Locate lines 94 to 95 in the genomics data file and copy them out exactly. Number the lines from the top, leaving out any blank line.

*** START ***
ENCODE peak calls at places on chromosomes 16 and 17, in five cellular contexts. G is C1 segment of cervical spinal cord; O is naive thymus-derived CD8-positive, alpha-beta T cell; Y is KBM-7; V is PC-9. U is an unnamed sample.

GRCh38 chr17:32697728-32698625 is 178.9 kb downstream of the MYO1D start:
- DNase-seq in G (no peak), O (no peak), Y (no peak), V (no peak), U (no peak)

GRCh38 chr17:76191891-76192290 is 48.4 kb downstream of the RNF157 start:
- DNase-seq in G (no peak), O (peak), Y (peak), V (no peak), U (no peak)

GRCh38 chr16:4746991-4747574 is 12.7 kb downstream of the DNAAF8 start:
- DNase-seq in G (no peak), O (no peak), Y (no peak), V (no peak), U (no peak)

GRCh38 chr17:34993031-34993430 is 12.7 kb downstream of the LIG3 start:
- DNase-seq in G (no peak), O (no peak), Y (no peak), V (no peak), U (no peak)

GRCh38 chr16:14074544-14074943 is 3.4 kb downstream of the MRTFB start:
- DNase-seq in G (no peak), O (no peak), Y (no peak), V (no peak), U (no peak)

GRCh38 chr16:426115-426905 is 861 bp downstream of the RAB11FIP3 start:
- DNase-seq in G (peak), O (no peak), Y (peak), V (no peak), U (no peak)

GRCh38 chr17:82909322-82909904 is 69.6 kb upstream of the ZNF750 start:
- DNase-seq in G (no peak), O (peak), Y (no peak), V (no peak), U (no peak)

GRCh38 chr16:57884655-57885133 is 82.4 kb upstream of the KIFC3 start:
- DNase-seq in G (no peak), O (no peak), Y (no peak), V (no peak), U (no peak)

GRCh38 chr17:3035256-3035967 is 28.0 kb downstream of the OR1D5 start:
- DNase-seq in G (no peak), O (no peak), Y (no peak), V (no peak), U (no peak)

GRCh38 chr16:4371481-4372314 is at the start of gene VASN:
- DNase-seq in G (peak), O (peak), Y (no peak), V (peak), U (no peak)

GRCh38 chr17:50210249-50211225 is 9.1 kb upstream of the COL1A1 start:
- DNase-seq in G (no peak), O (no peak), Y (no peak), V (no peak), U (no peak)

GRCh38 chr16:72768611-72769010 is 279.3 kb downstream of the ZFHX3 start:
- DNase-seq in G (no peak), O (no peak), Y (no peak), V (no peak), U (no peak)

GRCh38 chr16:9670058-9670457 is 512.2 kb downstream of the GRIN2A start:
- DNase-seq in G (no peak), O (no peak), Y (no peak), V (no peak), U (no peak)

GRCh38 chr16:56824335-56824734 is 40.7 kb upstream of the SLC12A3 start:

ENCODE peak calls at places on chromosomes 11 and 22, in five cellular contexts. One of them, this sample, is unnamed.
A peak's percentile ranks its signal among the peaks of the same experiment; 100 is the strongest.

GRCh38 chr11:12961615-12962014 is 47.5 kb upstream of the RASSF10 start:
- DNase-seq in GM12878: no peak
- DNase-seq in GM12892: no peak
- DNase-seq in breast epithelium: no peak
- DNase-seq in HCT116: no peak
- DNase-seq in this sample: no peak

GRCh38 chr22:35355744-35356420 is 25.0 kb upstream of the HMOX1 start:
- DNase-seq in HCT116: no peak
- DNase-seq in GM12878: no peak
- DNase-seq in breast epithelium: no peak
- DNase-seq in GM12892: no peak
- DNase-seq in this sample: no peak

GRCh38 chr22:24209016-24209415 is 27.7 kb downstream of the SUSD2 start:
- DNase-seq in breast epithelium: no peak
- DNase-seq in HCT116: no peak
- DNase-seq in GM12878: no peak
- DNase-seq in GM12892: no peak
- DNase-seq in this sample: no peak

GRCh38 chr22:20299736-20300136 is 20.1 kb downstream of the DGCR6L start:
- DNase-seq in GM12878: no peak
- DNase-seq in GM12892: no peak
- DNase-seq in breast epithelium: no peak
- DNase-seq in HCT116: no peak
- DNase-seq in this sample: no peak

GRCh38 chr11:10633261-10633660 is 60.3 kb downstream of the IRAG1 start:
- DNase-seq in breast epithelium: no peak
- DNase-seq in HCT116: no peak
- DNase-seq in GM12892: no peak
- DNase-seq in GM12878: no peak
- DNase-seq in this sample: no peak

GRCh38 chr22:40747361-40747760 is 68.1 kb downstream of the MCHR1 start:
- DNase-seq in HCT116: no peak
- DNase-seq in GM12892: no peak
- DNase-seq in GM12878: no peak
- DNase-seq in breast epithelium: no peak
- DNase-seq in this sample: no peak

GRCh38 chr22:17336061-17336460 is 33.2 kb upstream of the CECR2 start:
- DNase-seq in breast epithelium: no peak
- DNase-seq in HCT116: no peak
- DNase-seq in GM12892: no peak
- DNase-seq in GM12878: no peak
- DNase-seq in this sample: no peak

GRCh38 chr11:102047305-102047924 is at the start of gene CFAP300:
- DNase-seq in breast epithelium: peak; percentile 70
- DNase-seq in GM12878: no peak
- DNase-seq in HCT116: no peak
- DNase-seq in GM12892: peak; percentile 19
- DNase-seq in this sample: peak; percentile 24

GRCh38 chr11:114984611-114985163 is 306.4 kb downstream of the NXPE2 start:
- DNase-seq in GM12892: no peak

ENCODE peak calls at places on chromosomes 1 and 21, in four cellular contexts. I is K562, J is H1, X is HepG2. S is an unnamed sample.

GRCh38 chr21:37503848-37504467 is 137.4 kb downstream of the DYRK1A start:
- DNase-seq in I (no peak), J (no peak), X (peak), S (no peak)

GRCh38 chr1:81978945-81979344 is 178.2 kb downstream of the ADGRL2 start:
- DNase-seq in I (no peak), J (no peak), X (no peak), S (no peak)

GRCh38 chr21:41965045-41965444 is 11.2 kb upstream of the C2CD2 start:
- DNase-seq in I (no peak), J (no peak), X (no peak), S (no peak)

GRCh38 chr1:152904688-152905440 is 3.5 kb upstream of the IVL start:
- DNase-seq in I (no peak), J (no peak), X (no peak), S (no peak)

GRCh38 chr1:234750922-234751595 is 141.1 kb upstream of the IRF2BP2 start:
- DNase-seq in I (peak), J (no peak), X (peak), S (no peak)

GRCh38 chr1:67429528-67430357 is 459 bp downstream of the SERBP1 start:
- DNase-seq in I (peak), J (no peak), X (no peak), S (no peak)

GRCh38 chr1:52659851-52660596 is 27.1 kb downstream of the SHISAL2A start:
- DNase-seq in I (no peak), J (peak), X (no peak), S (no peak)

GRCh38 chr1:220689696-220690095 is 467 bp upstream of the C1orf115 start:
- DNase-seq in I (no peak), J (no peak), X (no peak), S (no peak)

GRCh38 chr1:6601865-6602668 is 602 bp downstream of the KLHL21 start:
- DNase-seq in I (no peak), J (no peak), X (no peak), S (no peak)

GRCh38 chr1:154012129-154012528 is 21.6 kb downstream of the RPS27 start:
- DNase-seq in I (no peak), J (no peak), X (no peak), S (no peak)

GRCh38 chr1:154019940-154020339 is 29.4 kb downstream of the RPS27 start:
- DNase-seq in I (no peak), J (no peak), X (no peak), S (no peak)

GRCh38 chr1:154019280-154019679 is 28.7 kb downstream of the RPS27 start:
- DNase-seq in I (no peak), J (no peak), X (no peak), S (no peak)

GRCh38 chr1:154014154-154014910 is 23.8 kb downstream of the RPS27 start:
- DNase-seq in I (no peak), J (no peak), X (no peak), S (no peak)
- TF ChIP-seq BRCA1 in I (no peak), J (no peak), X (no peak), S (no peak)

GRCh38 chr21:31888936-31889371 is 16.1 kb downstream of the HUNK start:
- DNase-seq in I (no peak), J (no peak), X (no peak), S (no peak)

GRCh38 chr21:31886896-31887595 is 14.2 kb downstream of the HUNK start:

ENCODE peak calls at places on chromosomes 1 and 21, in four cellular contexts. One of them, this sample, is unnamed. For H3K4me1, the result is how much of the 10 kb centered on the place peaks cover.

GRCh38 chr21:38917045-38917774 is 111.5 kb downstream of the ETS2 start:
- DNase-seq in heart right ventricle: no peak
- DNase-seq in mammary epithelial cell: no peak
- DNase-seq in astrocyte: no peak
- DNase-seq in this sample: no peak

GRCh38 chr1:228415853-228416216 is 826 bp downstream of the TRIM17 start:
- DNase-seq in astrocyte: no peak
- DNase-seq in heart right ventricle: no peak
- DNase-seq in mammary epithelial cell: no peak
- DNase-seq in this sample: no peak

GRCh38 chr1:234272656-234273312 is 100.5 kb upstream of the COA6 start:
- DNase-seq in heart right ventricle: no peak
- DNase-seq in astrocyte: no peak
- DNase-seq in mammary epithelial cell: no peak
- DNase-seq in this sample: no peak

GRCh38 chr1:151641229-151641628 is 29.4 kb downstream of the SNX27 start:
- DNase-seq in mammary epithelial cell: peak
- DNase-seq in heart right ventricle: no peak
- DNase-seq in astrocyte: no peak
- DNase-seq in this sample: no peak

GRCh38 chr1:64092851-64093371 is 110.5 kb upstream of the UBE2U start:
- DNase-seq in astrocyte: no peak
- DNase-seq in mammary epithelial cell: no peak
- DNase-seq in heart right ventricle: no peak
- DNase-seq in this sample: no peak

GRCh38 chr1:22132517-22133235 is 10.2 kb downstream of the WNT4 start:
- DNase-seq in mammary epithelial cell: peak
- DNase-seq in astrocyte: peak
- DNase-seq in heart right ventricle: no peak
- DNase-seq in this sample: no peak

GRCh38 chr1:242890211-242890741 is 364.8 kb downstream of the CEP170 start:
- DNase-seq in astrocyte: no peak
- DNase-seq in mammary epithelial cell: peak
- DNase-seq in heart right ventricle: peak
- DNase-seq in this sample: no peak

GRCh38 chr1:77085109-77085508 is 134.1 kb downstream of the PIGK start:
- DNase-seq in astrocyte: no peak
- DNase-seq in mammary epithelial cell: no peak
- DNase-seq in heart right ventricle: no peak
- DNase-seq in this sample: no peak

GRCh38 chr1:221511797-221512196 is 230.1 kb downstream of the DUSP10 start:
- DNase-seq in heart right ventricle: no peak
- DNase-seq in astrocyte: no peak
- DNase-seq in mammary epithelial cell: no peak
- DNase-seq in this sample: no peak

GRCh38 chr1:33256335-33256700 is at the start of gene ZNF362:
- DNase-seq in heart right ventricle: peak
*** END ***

GRCh38 chr1:52659851-52660596 is 27.1 kb downstream of the SHISAL2A start:
- DNase-seq in I (no peak), J (peak), X (no peak), S (no peak)